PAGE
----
• I haven’t listened to this yet, but I think it was in 2004 or something where I had an irritated exchange with him once when Freaks & Geeks finally came out on DVD. It was an expensive set to for some reason. It was something like $70. I was fine with that seeing that I wanted to see it, but within weeks there’s an announcement on some official Freaks & Geeks website where they announced a special 8-disk set. I was already annoyed that I spent that much, but only to find out there was a mega set coming out irritated me to no end. I mean, it was worse than a 2-disk edition of a movie coming out a year later. So, I wrote an irate email to whoever was innocent enough to open my message and the response was from Judd Apatow. It was something like this: “You should always do research before shelling out the duckets. Glad you liked the show.”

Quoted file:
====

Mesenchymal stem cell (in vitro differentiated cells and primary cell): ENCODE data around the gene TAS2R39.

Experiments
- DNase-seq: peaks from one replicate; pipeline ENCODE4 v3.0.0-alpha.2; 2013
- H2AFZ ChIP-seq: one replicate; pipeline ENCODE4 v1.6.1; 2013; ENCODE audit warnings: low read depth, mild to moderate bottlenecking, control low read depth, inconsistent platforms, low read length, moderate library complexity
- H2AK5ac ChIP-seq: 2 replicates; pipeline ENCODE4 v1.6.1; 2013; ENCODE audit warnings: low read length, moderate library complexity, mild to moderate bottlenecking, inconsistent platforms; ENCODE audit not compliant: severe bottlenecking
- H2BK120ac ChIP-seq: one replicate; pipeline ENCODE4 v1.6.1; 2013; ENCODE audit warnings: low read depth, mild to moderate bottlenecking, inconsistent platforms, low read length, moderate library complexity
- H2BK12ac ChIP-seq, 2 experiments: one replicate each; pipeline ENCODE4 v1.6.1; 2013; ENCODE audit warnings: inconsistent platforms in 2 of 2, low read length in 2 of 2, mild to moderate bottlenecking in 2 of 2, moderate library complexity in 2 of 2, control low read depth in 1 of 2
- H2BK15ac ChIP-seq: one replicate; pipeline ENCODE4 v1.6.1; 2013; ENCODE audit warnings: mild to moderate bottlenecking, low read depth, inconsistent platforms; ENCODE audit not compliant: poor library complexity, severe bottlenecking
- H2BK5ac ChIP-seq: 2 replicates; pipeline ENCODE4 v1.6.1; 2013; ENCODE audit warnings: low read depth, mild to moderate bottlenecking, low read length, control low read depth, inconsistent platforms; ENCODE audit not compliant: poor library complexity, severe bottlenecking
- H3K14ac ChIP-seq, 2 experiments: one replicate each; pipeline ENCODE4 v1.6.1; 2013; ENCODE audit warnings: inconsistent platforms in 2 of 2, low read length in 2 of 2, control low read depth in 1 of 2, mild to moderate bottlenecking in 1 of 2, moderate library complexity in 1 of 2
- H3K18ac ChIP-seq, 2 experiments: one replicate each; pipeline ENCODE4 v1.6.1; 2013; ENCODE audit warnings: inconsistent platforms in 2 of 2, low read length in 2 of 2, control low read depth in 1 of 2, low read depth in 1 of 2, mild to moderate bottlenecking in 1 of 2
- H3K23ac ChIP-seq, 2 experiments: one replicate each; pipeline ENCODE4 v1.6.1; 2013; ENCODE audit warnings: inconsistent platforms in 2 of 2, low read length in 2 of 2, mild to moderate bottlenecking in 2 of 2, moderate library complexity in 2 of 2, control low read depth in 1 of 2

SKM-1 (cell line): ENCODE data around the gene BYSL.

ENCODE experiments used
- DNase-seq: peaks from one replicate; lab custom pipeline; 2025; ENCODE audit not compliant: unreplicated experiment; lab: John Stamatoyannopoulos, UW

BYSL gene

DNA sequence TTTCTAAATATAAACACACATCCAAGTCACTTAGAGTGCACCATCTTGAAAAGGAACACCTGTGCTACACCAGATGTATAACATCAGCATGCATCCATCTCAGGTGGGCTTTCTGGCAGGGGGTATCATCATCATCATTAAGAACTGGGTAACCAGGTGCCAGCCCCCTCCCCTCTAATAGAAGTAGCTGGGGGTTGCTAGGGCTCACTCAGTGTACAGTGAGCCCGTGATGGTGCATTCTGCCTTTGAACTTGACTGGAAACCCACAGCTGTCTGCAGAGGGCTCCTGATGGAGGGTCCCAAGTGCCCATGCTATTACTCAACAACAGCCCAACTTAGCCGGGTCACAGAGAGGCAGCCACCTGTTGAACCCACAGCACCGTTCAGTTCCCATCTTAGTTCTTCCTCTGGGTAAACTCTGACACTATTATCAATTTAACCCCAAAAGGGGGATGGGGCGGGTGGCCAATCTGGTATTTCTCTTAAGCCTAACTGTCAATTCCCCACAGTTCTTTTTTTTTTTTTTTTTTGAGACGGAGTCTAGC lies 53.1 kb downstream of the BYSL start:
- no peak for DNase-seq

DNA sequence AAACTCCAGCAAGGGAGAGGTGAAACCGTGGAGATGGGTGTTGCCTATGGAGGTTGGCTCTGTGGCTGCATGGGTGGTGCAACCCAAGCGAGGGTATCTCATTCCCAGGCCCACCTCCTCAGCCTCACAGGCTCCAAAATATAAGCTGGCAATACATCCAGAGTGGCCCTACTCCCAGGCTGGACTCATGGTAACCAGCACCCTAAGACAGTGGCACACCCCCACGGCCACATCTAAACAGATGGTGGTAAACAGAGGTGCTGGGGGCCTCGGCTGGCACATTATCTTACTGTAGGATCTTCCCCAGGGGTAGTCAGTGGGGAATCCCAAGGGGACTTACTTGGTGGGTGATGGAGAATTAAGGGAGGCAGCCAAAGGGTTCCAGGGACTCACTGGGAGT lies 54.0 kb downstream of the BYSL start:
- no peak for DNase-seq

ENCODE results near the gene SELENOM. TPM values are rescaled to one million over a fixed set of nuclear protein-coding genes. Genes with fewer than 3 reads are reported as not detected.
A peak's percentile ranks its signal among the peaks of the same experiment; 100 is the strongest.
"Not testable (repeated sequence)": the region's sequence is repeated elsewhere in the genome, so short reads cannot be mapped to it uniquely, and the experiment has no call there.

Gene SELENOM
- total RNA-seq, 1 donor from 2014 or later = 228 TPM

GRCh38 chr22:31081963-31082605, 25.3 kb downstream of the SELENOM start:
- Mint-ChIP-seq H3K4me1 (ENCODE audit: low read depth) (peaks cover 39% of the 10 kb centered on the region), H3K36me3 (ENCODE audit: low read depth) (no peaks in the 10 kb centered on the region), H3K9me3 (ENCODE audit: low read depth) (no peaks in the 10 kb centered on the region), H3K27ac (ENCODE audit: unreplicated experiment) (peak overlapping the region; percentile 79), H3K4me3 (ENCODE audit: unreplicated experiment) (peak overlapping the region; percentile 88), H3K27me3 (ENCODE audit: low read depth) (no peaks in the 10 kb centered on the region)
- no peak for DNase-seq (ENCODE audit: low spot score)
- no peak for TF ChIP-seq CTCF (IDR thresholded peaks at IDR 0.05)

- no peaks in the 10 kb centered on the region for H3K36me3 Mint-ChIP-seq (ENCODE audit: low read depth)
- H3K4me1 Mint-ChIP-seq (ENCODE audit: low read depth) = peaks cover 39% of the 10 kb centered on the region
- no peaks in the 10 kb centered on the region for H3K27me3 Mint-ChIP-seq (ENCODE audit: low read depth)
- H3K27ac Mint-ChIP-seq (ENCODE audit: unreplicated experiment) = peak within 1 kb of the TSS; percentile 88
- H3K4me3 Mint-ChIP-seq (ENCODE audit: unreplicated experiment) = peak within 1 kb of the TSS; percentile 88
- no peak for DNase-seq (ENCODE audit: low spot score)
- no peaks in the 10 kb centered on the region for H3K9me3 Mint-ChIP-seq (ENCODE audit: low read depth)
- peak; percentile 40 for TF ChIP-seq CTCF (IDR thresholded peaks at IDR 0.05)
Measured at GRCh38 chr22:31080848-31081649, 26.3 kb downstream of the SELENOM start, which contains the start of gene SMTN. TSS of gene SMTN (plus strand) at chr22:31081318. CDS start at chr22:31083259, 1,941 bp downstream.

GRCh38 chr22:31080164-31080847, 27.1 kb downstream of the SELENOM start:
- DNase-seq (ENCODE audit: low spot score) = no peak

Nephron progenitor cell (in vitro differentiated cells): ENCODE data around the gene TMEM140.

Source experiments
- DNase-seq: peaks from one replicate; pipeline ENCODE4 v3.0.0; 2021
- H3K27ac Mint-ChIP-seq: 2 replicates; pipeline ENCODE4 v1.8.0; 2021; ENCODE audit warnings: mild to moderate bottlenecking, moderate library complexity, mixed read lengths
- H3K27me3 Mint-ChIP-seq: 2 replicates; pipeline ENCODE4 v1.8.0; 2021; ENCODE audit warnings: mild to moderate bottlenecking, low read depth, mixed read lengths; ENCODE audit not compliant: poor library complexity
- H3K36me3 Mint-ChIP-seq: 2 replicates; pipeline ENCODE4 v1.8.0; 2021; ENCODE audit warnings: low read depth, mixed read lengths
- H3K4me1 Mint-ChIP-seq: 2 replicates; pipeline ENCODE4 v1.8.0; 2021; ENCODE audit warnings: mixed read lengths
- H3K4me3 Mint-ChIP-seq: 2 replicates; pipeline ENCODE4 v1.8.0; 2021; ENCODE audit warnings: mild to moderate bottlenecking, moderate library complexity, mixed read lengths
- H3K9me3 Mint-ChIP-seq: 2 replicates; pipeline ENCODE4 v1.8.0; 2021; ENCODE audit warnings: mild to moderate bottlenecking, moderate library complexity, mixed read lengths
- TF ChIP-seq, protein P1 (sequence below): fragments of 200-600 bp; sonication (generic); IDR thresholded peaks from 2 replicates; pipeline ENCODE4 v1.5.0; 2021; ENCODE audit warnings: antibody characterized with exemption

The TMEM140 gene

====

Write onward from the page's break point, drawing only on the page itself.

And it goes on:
I was still pretty fucking pissed. Now, I guess they sell the mega disk set for over $100. But I don’t love it that much when most of that could pay off two bills. And back in 2004 at UCLA, $60 was a pretty expensive investment, but I also had to starve for ten days.

    Still dig the show though. I catch myself re-watching it often.

  • @RG I’ve done that a few times. I can’t say I feel much better, but it’s something I never got used to I guess because of how I always over analyze crap that doesn’t need to be analyzed at all. I try to put it in my head, that it’s really the self feeling this but that requires effort a lot of times. Sometimes I’m too tired to give a shit, but then I wake up rested and then think, “Damn. Now I feel like shit.” Kind of like a hangover without the headache and blow-chows.